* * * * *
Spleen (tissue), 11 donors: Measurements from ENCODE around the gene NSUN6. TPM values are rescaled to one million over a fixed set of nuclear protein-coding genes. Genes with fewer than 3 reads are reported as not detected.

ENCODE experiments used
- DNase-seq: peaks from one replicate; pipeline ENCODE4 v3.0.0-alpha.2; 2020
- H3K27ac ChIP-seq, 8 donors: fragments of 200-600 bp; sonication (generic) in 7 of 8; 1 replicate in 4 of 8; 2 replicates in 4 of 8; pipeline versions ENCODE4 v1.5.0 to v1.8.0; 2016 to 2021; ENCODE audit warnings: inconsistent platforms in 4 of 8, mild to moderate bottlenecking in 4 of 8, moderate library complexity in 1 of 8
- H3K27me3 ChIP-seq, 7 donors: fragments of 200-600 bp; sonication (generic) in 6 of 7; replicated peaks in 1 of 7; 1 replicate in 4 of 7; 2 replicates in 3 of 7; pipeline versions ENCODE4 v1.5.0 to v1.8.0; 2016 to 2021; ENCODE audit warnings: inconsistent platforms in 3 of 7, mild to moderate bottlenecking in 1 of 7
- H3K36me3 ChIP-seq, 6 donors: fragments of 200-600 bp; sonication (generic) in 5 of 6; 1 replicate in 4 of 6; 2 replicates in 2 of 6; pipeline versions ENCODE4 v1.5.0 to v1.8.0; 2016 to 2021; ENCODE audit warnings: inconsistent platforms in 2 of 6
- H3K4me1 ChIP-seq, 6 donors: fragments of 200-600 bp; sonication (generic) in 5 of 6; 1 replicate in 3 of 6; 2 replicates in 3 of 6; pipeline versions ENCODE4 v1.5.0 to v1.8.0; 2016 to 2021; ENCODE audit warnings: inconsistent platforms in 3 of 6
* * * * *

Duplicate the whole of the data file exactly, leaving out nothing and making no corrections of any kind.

Spleen (tissue), 11 donors: Measurements from ENCODE around the gene NSUN6. TPM values are rescaled to one million over a fixed set of nuclear protein-coding genes. Genes with fewer than 3 reads are reported as not detected.

ENCODE experiments used
- DNase-seq: peaks from one replicate; pipeline ENCODE4 v3.0.0-alpha.2; 2020
- H3K27ac ChIP-seq, 8 donors: fragments of 200-600 bp; sonication (generic) in 7 of 8; 1 replicate in 4 of 8; 2 replicates in 4 of 8; pipeline versions ENCODE4 v1.5.0 to v1.8.0; 2016 to 2021; ENCODE audit warnings: inconsistent platforms in 4 of 8, mild to moderate bottlenecking in 4 of 8, moderate library complexity in 1 of 8
- H3K27me3 ChIP-seq, 7 donors: fragments of 200-600 bp; sonication (generic) in 6 of 7; replicated peaks in 1 of 7; 1 replicate in 4 of 7; 2 replicates in 3 of 7; pipeline versions ENCODE4 v1.5.0 to v1.8.0; 2016 to 2021; ENCODE audit warnings: inconsistent platforms in 3 of 7, mild to moderate bottlenecking in 1 of 7
- H3K36me3 ChIP-seq, 6 donors: fragments of 200-600 bp; sonication (generic) in 5 of 6; 1 replicate in 4 of 6; 2 replicates in 2 of 6; pipeline versions ENCODE4 v1.5.0 to v1.8.0; 2016 to 2021; ENCODE audit warnings: inconsistent platforms in 2 of 6
- H3K4me1 ChIP-seq, 6 donors: fragments of 200-600 bp; sonication (generic) in 5 of 6; 1 replicate in 3 of 6; 2 replicates in 3 of 6; pipeline versions ENCODE4 v1.5.0 to v1.8.0; 2016 to 2021; ENCODE audit warnings: inconsistent platforms in 3 of 6